Hooping Wheels

Old smith measuring a wheel rim in the forge The smith uses a wheel measuring tool to define the length of iron tyre required A new section of wooden felloe in the wheel

Measuring & Cutting the iron

Cart wheels were measured for their tyres, using a wheel measure rolled round the edge. Then a strip of tyre iron was cut, a fraction of an inch short of the right length to go round it. The amount of this "nip" depended directly on the size of the wheel. This wheel is being measured for re-tyring after a new section of felloe (wooden rim) has been put in place by the wheelwright.

Move your mouse over the wheel to point out the measuring tool and the place where the wheel has been mended.

Heating & rolling

cart wheel rims

The smith heated the iron, rolled it through a machine with three rollers to produce a circle and welded it shut. Then he heated it again to expand it, so it would slip easily onto the wheel. This time it was heated outdoors on a turf or peat fire because it was often too big for the forge to heat it evenly.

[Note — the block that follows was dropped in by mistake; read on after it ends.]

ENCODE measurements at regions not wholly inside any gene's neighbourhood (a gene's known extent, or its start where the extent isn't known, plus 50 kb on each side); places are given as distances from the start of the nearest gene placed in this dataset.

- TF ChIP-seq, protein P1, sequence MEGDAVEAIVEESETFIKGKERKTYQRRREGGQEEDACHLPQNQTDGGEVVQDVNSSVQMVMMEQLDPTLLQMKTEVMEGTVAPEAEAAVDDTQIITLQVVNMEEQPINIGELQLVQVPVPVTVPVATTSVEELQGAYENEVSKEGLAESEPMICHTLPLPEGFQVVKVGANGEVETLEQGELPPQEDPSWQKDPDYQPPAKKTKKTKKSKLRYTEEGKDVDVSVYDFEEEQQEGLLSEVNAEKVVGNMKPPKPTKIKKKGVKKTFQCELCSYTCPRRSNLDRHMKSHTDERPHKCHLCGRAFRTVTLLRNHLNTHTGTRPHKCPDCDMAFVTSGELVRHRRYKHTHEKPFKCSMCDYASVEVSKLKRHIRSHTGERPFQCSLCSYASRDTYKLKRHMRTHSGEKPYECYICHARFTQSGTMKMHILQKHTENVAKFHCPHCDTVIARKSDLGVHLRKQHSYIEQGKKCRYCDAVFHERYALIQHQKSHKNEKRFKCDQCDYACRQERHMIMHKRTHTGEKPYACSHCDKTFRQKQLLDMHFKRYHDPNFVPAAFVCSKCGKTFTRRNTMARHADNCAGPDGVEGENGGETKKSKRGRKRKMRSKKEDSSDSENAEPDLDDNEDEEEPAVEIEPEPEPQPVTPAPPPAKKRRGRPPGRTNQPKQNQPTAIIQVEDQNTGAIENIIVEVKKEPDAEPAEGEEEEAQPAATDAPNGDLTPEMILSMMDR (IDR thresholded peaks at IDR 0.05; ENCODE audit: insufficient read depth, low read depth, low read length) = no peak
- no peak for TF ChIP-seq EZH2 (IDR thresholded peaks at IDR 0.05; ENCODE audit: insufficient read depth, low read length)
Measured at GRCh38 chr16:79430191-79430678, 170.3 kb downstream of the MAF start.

Cart tyres - all that is left after a wooden cart wheel rots away. These are over 4 feet in diameter.

gig wheel

Fitting

The smith and his assistants put the wooden wheel face down on a big circular metal "hooping plate". The plate was about 6 feet across and it was often sited near a stream; until recently [2002] there was one in a yard near the road at Newton Reigny, Penrith. The men brought the hot tyre quickly from the fire to the hooping plate, carrying it with pincers.

Cooling

Then they cooled the hot tyre with a big bucket of water - quickly to prevent the whole wheel catching fire! As the metal cooled it shrank tightly into place on the wheel. Too much "nip" could wreck a light construction like this gig wheel, so it was a tense time. If the job had been done well, the wheel could go on to give decades more work.